Rs6 Hike on Petrol Price anticipated in November
ISLAMABAD: On the basis of its calculations, the Oil and Gas Regulatory Authority (Ogra) has worked out a substantial increase in prices of petroleum products for the month of November because of the increase in prices of the products in international markets in October.
But it also said that the prices of petroleum products could be maintained at the existing level or could even be brought down if tax rates on these products – the highest in the country’s history – were partially reduced or brought back to the budgeted position.
Based on existing tax rates and PSO purchases from international market, Ogra worked out an increase of Rs5.28 per litre in the ex-depot price of petrol for Oct to Rs79.04 from Rs73.76 per litre. The government is currently charging taxes of Rs25.11 per litre, including Rs15.22 per litre (26 pc GST) and Rs9.89 per litre as petroleum levy.
The regulator also calculated the price of high speed diesel at depots at Rs85.38 per litre with an increase of Rs3.34 per litre if the current higher tax rates were kept unchanged. The government is collecting Rs37.31 per litre taxes, including Rs27.35 per litre GST on HSD and Rs7.96 as petroleum levy.
The ex-depot price of kerosene oil has been calculated to go up by Rs3.79 per litre to Rs60.90 per litre. The government is charging Rs16.88 per litre tax on the poor man’s fuel, including Rs13.18 per litre (30 per cent) GST and Rs3.70 as petroleum levy.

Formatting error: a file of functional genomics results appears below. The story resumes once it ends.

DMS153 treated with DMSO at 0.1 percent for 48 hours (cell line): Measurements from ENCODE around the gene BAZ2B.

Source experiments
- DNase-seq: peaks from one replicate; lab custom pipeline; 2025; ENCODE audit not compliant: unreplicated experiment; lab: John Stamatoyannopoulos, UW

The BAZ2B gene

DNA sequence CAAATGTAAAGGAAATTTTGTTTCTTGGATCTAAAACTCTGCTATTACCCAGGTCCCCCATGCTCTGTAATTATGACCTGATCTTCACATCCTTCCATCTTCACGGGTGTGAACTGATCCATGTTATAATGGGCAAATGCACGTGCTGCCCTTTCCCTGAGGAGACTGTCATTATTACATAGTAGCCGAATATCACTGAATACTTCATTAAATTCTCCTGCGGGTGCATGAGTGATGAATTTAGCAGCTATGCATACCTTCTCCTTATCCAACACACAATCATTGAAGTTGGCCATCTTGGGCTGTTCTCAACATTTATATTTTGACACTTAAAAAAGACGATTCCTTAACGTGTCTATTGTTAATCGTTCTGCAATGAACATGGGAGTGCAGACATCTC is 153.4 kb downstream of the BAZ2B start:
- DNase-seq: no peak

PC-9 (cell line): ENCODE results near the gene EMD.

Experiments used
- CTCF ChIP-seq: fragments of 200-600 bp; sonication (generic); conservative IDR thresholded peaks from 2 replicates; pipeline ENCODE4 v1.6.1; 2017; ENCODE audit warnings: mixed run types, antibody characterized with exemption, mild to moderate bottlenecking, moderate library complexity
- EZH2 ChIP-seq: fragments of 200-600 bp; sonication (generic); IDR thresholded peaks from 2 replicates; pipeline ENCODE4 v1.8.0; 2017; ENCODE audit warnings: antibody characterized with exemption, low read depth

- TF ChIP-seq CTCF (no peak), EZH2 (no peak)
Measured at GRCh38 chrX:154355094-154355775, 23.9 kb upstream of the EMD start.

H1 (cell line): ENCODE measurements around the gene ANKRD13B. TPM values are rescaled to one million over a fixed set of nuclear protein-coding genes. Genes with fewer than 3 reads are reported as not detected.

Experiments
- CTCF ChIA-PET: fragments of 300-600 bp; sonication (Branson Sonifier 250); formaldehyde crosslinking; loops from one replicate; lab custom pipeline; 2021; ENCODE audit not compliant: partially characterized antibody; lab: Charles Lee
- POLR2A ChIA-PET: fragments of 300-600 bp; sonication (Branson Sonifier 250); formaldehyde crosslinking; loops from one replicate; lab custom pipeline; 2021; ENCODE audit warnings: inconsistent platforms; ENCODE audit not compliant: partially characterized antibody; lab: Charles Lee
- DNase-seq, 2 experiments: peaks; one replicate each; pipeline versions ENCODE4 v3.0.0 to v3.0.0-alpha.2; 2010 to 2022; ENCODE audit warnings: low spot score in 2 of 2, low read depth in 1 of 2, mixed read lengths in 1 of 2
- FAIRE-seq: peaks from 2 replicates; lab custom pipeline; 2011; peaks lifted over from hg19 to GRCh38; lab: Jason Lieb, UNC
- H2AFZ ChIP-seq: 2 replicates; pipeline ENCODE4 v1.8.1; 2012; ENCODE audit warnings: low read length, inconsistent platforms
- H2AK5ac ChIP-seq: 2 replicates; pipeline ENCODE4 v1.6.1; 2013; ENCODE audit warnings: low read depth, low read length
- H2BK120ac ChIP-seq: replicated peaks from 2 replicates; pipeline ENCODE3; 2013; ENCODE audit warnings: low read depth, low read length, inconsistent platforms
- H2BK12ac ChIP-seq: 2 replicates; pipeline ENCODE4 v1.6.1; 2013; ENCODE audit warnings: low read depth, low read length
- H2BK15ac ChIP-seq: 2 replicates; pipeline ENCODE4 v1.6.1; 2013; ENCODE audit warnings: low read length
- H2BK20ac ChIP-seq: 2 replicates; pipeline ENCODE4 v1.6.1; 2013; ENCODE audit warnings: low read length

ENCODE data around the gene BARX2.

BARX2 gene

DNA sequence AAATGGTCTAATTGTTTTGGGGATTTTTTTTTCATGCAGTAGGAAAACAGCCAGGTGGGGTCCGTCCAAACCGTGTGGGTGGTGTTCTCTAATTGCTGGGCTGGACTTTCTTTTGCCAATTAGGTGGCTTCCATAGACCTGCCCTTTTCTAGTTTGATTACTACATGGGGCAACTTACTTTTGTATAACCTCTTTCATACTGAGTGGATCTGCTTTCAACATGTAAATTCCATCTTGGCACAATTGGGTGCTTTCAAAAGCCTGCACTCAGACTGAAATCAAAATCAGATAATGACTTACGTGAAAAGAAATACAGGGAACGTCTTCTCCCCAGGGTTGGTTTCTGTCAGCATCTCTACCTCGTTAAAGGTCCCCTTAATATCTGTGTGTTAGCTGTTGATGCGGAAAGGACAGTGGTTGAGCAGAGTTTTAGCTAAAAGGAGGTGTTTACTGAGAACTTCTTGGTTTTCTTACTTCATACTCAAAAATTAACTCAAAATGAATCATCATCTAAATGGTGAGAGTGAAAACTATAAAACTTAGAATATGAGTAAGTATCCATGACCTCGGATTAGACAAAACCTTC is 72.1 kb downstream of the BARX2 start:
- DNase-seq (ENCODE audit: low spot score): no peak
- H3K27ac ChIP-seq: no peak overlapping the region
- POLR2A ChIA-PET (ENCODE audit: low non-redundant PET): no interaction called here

Ogra has worked out the price of high octane blending component at Rs85.52 per litre, an increase of Rs5.73. The government is collecting Rs27.32 per litre tax on HOBC, including Rs15.44 per litre (24 pc) GST and Rs11.88 as petroleum levy.
It has worked out ex-depot sale price of light diesel oil at Rs56.29 per litre, up by Rs2.70 per cent from Rs53.59 per litre. The government is charging Rs13.27 per litre as tax including Rs12.21 per litre (29.5 per cent) GST and Rs1.06 as petroleum levy.
A senior government official said the government had already collected substantially higher taxes on oil products than budgeted and had enough cushion to maintain the existing oil prices without affecting its revenue target.
But, he said, the finance ministry would like to increase the prices to make up for inability of the tax machinery to meet revenue targets which had already faced over Rs50 billion shortfalls in the first quarter of the fiscal year.
A final decision will, however, be made after consultations with the International Monetary Fund (IMF) mission now in talks with the government in Dubai and after the approval by the prime minister.
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